A soldier is telling his story in a bid to highlight how sexual abuse of soldiers has long been a hidden issue for some gay men.
The soldier, who asked not to be identified, said he joined the army in the late 1970s when the Vietnam War was raging.
He left the military in 2007 after a year of service and has been a military police officer in New Zealand since 2009.
He said he was raped and sodomized by a man who was a police officer.
The soldier, now 31, said the abuse happened over several years when he was a young soldier and a veteran.
He said he and his then-girlfriend, who was 16 at the time, were living in Auckland in the 1990s.
They dated for a year and moved to a flat in Auckland, where he worked as a police constable, before he moved back to New Zealand in 2013.
The New Zealand military is one of the only places where gay men are allowed to openly serve openly.
It has strict rules on how long soldiers can remain in the country, and they must not openly date other soldiers.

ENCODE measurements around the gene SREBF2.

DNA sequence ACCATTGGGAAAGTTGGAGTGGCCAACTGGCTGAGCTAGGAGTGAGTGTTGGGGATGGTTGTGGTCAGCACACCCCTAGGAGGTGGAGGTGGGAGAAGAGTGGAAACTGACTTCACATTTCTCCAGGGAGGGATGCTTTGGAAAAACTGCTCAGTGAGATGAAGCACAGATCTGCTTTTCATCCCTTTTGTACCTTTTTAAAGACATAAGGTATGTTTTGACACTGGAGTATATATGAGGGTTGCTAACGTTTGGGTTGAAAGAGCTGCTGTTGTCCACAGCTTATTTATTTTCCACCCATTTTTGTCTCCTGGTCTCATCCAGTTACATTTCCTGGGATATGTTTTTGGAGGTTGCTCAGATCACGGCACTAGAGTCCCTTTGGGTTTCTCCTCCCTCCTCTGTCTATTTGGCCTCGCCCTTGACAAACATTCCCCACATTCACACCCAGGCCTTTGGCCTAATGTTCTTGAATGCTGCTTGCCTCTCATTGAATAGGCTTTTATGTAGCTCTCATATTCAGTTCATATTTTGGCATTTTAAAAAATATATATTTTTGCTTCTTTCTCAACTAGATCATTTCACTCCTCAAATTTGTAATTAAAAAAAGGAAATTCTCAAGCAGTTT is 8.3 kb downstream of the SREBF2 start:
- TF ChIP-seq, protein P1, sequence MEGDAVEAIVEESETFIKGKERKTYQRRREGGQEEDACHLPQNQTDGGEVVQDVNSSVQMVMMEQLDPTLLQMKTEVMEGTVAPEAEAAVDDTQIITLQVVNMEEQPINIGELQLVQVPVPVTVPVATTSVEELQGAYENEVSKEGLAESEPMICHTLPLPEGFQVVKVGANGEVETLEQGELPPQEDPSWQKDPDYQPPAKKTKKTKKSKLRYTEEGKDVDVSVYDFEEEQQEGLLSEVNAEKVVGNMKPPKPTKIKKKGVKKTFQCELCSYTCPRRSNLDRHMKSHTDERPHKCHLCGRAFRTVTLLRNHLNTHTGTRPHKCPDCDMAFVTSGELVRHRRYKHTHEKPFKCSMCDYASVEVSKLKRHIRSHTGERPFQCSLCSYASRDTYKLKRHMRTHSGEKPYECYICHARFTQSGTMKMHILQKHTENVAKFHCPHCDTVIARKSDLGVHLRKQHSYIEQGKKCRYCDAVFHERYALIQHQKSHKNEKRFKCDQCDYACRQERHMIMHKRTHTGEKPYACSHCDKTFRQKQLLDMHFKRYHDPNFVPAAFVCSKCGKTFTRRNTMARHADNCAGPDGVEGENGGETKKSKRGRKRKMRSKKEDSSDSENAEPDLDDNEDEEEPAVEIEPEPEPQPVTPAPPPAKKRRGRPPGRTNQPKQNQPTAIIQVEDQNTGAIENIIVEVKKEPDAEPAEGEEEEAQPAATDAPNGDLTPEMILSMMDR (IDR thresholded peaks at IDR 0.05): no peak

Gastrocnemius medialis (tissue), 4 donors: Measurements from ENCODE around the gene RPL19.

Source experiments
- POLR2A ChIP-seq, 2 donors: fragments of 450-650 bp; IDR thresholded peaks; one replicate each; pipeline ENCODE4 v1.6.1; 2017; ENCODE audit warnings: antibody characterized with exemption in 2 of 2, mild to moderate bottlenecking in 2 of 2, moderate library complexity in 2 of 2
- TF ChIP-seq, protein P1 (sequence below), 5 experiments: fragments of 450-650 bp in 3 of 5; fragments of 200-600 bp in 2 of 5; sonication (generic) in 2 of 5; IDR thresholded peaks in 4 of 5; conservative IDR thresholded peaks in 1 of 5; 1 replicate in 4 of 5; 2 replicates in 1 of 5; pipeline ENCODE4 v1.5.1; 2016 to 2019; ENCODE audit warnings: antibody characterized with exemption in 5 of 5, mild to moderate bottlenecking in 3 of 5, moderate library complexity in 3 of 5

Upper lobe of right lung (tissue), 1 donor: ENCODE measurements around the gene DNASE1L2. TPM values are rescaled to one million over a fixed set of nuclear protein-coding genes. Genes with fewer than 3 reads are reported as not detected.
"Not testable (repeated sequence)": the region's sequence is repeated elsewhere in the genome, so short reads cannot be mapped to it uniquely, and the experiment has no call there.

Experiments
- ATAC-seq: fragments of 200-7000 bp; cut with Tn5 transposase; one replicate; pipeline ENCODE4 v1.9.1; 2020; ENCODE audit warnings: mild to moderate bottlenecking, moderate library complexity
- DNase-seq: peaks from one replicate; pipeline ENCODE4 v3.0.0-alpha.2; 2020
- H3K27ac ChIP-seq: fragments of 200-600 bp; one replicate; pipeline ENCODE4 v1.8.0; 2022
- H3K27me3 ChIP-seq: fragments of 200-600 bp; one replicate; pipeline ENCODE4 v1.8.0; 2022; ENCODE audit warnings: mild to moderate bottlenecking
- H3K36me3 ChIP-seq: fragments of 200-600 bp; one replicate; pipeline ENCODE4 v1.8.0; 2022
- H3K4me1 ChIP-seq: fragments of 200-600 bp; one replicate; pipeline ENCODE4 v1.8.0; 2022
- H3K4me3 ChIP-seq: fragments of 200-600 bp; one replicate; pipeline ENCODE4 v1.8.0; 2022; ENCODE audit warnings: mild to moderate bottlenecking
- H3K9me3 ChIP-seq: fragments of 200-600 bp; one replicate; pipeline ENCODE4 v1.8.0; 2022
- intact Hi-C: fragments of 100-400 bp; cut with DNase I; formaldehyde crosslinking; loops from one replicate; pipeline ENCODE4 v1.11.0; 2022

The military also has an extensive system to detect and prosecute sexual abuse.
The rules are strict, but New Zealanders have long known that such a law is not applied evenly.
“The fact that the rules are so strict is why the problem of sexual abuse has been so pervasive,” said the soldier, adding that he knew about the rules.
The military does not have a system to track abuse of gay soldiers, and the military has never confirmed any of the soldier’s accounts.
The Ministry of Defence declined to comment on the soldier who spoke to Bloomberg.
The army did not respond to requests for comment.